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SPEED AS A RISK FACTOR IN FATAL RUN-OFF ROAD CRASHES Gary A. Davis Minnesota Traffic Observatory Dept. of Civil Engineering University of Minnesota.

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Presentation on theme: "SPEED AS A RISK FACTOR IN FATAL RUN-OFF ROAD CRASHES Gary A. Davis Minnesota Traffic Observatory Dept. of Civil Engineering University of Minnesota."— Presentation transcript:

1 SPEED AS A RISK FACTOR IN FATAL RUN-OFF ROAD CRASHES Gary A. Davis Minnesota Traffic Observatory Dept. of Civil Engineering University of Minnesota

2 Acknowledgements Graduate Assistants Sujay Davuluri Jianping Pei Data Provision Don Schmaltzbauer, Minnesota State Patrol Dan Brannon, Minnesota DOT Financial Support Bureau of Transportation Statistics ITS Institute, Univ. of Minnesota

3 BACKGROUND SAFETEA-LU Emphasis on reducing fatal (and severe crashes) Rural areas over-represented in fatal crashes Road departure over-represented in fatal crashes

4 SOLOMON’S CURVE

5 SOLOMON’S CURVE IMPLICATIONS U-shaped relation between speed and crash risk Lowest risk occurs around 8 mph above average speed Suggests that 85%-ile speed is safe (safest?) Question: Is there U-shaped relation between speed and risk of a fatal run-off road crash?

6 CASE CONTROL STUDY Road Accident Research Unit University of Adelaide Speed Diff = difference from average control speed at a given site (v m ) Rel. Risk = P[crash|v m +v]/P[crash|v m ] Crashes on rural roads Case speeds estimated accident reconstruction Speed Diff.Rel. Risk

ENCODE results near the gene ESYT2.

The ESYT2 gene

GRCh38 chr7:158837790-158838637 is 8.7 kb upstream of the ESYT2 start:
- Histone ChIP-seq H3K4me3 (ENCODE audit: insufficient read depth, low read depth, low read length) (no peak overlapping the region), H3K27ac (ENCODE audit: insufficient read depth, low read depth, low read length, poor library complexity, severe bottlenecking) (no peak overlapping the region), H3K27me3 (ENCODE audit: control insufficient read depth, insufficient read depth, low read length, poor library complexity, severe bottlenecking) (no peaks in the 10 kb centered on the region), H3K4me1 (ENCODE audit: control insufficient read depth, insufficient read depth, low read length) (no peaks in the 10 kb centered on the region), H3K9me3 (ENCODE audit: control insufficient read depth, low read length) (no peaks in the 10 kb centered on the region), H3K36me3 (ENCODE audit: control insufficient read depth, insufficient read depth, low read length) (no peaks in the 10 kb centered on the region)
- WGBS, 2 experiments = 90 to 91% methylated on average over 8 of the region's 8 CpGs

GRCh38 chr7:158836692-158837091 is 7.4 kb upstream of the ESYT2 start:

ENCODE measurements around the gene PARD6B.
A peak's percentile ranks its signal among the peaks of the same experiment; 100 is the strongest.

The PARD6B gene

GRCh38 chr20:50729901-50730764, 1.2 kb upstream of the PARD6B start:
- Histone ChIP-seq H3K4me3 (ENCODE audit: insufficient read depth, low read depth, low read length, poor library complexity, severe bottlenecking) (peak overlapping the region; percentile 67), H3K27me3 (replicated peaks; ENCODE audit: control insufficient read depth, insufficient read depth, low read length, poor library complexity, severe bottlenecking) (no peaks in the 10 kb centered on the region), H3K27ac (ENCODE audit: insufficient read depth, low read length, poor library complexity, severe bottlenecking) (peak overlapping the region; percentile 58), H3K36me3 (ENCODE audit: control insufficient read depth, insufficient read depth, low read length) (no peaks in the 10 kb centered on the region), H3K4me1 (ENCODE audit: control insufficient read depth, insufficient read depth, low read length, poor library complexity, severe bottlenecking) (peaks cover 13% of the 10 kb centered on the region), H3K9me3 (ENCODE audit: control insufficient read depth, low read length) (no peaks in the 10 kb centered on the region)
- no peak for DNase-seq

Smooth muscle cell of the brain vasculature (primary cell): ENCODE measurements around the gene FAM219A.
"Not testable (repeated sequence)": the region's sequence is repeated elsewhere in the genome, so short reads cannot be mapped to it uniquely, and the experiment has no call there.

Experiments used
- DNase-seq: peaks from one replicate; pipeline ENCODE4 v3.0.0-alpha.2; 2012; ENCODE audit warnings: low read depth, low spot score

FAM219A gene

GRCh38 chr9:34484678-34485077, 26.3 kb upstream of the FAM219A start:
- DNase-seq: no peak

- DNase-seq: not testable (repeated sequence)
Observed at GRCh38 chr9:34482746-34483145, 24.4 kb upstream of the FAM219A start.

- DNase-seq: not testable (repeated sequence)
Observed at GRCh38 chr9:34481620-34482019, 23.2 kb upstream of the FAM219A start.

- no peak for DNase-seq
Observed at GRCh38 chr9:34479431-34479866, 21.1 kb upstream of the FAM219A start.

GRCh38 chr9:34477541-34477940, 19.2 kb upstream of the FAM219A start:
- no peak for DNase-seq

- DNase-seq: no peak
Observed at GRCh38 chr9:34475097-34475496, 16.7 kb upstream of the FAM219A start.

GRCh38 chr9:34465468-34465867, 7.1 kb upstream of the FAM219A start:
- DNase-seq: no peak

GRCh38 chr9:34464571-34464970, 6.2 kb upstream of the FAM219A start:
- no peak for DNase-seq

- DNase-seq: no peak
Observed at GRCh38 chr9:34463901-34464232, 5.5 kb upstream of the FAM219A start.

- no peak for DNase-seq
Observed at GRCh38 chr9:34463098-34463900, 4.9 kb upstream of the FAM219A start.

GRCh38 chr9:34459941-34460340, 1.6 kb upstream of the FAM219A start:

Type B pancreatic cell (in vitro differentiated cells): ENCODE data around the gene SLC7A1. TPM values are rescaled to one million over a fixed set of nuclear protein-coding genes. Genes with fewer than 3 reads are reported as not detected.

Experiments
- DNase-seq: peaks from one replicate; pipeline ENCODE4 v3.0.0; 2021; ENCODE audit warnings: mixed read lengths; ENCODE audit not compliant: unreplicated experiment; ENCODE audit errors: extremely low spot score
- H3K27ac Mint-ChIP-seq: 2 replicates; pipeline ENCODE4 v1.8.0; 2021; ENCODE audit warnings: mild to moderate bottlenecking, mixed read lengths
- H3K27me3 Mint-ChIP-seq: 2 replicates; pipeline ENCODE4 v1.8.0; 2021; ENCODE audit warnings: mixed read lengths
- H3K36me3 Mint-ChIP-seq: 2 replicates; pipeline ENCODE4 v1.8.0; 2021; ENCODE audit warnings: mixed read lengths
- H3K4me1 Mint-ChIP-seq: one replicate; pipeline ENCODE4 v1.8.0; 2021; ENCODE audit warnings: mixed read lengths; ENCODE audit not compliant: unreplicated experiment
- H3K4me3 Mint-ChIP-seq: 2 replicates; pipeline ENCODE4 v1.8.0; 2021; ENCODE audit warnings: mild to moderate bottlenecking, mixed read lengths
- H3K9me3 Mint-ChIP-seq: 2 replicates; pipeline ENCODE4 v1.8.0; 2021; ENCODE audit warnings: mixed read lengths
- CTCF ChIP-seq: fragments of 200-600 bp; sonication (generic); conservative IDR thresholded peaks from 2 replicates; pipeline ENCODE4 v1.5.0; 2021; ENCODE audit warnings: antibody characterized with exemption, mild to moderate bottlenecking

7 MINNESOTA DATA ACQUISITION (1)Mn/DOT personnel identified 60 fatal crashes occurring near one of Mn/DOT’S automatic speed recorders (ASR) (2) During Fall 2001, PI visited MSP district offices to obtain investigation reports for 46 fatal crashes (3) Mn/DOT provided speed data from ASRs

8 SPEED AND RISK IN RUN-OFF ROAD CRASHES

9 ESTIMATING SPEEDS IN RUN-OFF ROAD CRASHES Yawmarks? speed estimated using measured radius and critical speed formula Otherwise, 3-phase speed change: Rollover phase using constant deceleration model Tripping phase using constant impulse model Pre-tripping phase using simple skidding model

10 MATCHED CASE-CONTROL STUDY FOR RUN-OFF ROAD CRASHES

11 LOGIT MODEL DEVELOPMENT P[crash|v] = exp(a+f(v))/[1+ exp(a+f(v)] f(v)=b1(v-v m )+b2(v-v m ) 2 (U-shaped) f(v)=b(v-v m ) (Monotonic) v = speed v m = mean (control) speed a,b,b1,b2 = model parameters

12 ESTIMATION USING CASE-CONTROL DATA Aggregate Data: Coefficients, b, b1, b2 can be estimated from matched case-control data For individual crashes (linear model): P[crash avoided, v2|crash occurred, v1]  1-exp(b(v1-v2))

13 MODEL ESTIMATION RESULTS Linear and quadratic models fit equally well Quadratic coefficient b2 probably > 0 Suggests quadratic (U-shaped) model plausible for these data

14 RELATIVE RISK: LINEAR VS QUADRATIC

15 INDIVIDUAL CRASH RESULTS: CRASH #1

16 INDIVIDUAL CRASH RESULTS: CRASH #8

17 PROBABILITIES OF AVOIDANCE: THREE SPEED SCENARIOS

18 CONCLUSIONS Not so controversial: No evidence for a U-shaped (‘Solomon’s curve’) relation between speed and crash risk Minnesota data Australian data More controversial: Crash reduction effect on individual crashes: Traveling a posted limit: 4.9/10 Traveling at mean speed: 4.2/10 Adherence to 55 mph limit: 8.3/10

19 THANK YOU Questions?


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